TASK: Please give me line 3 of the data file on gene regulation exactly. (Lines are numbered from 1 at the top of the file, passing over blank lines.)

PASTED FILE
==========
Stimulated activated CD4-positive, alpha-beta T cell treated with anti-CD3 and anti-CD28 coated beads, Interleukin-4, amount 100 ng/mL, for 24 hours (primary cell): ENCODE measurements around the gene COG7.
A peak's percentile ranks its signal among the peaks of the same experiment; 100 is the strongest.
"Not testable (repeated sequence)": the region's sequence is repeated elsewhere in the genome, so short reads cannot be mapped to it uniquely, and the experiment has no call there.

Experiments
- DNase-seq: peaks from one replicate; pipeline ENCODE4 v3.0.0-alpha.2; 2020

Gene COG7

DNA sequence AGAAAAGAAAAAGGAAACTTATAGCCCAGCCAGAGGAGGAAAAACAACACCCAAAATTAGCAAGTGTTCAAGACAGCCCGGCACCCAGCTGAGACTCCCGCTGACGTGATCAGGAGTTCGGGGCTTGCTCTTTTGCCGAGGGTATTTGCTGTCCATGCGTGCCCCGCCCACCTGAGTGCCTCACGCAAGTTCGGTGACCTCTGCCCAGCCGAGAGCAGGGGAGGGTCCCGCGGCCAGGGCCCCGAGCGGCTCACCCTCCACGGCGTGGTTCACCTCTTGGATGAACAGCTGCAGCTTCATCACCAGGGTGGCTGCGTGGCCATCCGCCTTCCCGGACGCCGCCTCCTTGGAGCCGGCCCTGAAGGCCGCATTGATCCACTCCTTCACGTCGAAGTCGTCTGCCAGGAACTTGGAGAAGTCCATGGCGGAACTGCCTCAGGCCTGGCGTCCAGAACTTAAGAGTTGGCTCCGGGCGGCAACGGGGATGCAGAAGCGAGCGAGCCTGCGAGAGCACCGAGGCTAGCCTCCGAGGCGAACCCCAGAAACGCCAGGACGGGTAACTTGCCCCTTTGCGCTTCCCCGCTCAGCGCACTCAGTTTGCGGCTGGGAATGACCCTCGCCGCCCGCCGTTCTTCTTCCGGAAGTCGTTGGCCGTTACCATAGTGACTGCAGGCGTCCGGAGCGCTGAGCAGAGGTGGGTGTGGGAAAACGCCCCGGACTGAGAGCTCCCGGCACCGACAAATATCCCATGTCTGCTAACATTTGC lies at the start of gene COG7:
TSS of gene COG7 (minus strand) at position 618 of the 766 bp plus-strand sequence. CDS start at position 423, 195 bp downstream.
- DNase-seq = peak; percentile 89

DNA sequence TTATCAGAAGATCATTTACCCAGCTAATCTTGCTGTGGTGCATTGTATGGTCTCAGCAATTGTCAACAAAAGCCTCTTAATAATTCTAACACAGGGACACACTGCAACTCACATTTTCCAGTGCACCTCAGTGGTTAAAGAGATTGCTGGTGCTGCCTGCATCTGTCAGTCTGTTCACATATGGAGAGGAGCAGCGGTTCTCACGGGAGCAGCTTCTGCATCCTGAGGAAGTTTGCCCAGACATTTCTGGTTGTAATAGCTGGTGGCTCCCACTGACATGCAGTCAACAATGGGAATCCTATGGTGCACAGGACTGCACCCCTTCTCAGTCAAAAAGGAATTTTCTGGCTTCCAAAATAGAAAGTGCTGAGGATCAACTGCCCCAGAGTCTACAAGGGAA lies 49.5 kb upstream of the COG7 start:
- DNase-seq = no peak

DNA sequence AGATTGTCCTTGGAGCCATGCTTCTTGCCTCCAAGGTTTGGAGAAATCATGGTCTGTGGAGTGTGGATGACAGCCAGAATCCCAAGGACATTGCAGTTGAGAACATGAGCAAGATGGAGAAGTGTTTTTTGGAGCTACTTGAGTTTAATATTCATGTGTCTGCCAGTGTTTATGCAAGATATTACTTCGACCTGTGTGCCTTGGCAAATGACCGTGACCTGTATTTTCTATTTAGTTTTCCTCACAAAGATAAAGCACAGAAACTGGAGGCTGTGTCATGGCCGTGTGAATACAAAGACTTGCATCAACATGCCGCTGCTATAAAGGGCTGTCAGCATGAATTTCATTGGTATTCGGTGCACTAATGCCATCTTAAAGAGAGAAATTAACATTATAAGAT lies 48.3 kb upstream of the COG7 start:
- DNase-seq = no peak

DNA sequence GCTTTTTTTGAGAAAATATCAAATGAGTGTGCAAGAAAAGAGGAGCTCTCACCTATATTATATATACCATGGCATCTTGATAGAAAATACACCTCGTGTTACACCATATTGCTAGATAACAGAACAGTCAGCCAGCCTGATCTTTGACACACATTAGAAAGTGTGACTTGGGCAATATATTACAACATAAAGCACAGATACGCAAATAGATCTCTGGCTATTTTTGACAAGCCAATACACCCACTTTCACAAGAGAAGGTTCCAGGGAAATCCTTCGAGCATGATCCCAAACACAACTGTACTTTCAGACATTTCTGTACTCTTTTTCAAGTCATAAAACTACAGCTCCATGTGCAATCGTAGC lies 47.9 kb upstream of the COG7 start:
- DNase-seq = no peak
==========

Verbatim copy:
"Not testable (repeated sequence)": the region's sequence is repeated elsewhere in the genome, so short reads cannot be mapped to it uniquely, and the experiment has no call there.